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[kruh-vas] /krəˈvæs/
a fissure, or deep cleft, in glacial ice, the earth's surface, etc.
a breach in an embankment or levee.
verb (used with object), crevassed, crevassing.
to fissure with crevasses.
Origin of crevasse
1805-15, Americanism; < French; see crevice
Related forms
uncrevassed, adjective
Can be confused
crevice, crevasse. Unabridged
Based on the Random House Dictionary, © Random House, Inc. 2018.
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Examples from the Web for crevasse
Contemporary Examples
Historical Examples
  • There was a crevasse which was called the "Enfer du Plogoff."

    My Double Life Sarah Bernhardt
  • Come to me on the edge of the crevasse nearest the place of most destruction!

  • The German wishes he had dropped the Frenchman into the crevasse.

    Mountain Meditations L. Lind-af-Hageby
  • The crevasse through which it issues is wild and romantic in the extreme.

  • It was a stony smile, humorless as a crevasse in a rock-face.

    Highways in Hiding George Oliver Smith
  • When we came abreast of the crevasse, we could see through it to the country beyond.

    Up the River Oliver Optic
  • Just then a row-boat came to the crevasse, and fearlessly headed into the opening.

    Up the River Oliver Optic
British Dictionary definitions for crevasse


a deep crack or fissure, esp in the ice of a glacier
(US) a break in a river embankment
(transitive) (US) to make a break or fissure in (a dyke, wall, etc)
Word Origin
C19: from French: crevice
Collins English Dictionary - Complete & Unabridged 2012 Digital Edition
© William Collins Sons & Co. Ltd. 1979, 1986 © HarperCollins
Publishers 1998, 2000, 2003, 2005, 2006, 2007, 2009, 2012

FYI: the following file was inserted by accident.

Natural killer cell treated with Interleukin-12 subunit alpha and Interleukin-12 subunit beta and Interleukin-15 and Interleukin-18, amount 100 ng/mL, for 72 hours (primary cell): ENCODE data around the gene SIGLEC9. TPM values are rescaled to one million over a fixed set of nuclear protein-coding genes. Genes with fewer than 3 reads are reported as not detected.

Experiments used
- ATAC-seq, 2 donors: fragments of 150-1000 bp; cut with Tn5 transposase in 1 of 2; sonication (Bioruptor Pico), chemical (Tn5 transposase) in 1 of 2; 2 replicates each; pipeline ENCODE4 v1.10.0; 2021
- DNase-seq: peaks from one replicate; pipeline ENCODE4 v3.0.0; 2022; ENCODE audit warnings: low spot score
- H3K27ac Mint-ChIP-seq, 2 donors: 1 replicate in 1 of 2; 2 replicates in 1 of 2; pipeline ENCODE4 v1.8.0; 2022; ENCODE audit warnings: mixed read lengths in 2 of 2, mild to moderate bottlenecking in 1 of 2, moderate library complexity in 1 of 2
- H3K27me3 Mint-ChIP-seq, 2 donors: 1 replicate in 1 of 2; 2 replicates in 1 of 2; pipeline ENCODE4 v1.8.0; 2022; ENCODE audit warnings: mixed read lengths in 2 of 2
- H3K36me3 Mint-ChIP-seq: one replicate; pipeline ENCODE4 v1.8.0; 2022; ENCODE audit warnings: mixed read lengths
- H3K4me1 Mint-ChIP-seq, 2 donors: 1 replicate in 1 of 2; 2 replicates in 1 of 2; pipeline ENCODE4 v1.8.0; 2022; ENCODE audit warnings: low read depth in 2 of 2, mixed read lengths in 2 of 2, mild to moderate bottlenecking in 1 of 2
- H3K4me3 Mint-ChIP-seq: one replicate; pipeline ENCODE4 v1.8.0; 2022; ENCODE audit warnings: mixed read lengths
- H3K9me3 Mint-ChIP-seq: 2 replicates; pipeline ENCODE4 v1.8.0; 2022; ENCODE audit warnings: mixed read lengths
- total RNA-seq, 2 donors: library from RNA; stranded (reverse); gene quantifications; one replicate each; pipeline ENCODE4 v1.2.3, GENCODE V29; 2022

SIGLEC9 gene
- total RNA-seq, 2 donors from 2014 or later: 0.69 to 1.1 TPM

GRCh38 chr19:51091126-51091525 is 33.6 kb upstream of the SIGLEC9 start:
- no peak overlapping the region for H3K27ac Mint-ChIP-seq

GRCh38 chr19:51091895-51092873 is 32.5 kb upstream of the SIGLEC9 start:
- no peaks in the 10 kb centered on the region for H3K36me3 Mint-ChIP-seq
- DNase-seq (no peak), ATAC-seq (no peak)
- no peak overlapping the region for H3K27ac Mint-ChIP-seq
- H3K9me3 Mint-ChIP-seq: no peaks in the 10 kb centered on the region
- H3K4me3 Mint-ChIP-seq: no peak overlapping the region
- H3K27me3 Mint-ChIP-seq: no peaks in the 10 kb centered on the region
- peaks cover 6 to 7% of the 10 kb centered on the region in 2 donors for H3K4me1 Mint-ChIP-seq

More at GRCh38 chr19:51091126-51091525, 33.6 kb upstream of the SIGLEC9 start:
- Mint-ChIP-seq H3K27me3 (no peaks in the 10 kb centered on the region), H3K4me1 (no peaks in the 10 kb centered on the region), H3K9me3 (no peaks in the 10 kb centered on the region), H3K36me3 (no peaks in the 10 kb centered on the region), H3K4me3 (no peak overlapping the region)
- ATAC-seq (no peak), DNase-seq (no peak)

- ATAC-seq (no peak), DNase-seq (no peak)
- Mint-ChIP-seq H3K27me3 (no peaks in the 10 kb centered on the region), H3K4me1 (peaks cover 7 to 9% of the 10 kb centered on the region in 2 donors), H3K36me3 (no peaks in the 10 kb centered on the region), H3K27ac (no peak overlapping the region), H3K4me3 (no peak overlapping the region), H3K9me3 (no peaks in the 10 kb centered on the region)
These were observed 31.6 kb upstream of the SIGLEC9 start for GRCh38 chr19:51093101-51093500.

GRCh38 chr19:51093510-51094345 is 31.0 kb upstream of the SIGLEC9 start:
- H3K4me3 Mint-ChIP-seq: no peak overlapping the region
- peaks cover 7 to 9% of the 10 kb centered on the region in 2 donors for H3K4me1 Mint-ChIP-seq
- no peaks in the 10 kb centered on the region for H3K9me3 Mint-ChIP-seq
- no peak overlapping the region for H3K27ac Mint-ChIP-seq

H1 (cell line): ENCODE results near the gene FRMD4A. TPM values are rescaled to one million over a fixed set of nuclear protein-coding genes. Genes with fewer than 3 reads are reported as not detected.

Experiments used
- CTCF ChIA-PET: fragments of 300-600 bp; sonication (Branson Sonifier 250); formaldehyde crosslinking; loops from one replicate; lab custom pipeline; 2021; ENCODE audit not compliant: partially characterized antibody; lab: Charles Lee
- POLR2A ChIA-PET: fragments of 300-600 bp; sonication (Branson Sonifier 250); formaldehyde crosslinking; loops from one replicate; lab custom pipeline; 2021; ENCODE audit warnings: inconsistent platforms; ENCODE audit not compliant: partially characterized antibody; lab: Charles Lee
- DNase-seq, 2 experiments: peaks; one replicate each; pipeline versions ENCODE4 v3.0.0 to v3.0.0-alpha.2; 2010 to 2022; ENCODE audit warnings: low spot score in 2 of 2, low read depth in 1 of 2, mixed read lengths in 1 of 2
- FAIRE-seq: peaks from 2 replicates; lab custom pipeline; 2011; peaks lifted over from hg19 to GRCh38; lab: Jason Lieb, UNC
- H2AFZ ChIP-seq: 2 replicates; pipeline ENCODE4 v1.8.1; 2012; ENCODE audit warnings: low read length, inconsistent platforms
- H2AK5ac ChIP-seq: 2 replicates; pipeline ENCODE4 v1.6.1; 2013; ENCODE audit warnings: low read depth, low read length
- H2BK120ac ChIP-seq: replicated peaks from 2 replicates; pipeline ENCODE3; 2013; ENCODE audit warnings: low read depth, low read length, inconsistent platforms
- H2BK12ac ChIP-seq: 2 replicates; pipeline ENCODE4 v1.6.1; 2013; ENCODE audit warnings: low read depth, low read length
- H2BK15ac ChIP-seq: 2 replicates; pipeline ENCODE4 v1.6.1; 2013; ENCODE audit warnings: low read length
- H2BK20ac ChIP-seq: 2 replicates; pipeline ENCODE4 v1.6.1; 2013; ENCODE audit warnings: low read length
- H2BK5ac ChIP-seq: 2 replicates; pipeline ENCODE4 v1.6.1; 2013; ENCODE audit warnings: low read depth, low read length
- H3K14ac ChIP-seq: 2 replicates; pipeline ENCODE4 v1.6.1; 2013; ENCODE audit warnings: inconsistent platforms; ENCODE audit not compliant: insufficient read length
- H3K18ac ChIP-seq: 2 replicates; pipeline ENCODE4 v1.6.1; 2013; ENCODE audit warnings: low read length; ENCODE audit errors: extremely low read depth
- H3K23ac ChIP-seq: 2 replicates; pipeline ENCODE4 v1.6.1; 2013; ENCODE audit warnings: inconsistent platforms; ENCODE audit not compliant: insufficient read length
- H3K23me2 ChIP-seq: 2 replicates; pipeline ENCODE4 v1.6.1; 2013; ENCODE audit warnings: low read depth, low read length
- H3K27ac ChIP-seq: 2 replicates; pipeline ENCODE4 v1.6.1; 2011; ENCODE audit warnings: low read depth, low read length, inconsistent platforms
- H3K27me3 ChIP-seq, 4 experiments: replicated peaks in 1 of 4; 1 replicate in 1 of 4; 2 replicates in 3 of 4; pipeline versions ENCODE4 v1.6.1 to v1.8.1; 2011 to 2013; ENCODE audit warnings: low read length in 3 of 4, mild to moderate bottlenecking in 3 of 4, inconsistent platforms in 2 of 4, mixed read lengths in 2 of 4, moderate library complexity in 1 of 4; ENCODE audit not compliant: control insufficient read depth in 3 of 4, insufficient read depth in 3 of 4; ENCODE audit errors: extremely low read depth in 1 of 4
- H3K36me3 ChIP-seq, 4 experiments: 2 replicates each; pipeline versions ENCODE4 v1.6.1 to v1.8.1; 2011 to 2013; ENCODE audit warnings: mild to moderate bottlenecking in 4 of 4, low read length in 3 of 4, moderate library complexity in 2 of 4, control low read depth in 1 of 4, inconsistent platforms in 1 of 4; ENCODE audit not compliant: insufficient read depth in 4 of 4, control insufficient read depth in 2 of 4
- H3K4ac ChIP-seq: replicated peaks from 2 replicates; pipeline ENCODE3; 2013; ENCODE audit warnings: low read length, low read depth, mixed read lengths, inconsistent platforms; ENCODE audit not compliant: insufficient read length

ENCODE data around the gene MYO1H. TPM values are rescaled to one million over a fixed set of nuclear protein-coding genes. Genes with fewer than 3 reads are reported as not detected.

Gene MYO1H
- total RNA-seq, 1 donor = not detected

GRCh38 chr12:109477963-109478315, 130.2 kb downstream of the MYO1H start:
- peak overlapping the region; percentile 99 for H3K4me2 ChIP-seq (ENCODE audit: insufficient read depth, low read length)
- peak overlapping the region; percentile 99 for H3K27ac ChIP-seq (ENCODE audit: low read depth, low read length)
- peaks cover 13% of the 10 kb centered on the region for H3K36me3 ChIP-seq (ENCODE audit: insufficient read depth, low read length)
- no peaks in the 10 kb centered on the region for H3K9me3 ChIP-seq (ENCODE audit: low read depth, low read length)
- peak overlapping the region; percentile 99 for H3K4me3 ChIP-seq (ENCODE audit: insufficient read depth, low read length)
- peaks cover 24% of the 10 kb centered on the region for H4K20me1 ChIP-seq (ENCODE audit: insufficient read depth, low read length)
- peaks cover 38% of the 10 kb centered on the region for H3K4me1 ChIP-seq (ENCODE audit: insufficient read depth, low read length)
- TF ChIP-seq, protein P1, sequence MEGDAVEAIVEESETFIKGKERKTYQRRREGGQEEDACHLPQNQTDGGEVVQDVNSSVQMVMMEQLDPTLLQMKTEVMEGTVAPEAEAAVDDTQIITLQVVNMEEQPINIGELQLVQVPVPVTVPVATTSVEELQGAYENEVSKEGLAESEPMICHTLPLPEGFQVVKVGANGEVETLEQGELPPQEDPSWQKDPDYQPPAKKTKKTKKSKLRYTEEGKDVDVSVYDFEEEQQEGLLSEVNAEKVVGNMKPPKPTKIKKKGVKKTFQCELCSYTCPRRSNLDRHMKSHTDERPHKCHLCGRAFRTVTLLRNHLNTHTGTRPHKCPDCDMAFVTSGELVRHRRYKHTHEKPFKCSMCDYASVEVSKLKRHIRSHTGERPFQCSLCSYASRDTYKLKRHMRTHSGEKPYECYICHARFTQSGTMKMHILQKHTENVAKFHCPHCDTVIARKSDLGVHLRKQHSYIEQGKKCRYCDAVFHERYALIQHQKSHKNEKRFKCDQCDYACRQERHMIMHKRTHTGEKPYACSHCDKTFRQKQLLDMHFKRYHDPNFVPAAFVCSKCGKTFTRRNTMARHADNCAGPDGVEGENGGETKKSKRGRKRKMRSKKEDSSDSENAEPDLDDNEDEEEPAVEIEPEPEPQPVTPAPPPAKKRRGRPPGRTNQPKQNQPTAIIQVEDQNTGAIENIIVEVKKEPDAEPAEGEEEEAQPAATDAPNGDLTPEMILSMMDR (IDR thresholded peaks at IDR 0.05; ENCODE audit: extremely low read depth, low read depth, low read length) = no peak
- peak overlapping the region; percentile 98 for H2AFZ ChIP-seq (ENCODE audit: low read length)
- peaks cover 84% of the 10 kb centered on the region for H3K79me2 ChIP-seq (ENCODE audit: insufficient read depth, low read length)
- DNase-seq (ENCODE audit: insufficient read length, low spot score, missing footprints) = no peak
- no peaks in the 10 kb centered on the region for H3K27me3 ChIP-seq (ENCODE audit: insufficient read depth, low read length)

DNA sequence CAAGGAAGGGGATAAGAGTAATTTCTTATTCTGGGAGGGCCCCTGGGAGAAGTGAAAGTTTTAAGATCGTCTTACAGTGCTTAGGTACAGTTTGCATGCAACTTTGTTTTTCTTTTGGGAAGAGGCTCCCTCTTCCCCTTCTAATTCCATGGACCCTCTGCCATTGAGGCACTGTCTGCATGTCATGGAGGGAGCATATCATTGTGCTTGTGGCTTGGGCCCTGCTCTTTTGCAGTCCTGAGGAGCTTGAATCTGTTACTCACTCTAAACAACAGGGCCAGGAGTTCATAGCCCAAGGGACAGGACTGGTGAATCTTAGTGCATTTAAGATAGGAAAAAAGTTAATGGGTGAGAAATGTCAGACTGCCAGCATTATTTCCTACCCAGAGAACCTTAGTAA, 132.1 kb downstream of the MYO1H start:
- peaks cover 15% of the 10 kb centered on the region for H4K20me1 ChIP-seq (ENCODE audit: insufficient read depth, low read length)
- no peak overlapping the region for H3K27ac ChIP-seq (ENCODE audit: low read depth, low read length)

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Word Origin and History for crevasse

1823, of glaciers; 1814, of riverbanks (in that case from Louisiana French), from French crevasse, from Old French crevace "crevice" (see crevice). Essentially the same word as crevice, but re-adopted in senses for which the meaning that had taken hold in crevice was felt to be too small.

Online Etymology Dictionary, © 2010 Douglas Harper
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crevasse in Science
  1. A deep fissure in a glacier or other body of ice. Crevasses are usually caused by differential movement of parts of the ice over an uneven topography.

  2. A large, deep fissure in the Earth caused by an earthquake.

  3. A wide crack or breach in the bank of a river. Crevasses usually form during floods. ◇ The sediments that spill out through the crevasse and fan out along the external margin of the river's bank form a crevasse splay deposit.

The American Heritage® Science Dictionary
Copyright © 2002. Published by Houghton Mifflin. All rights reserved.
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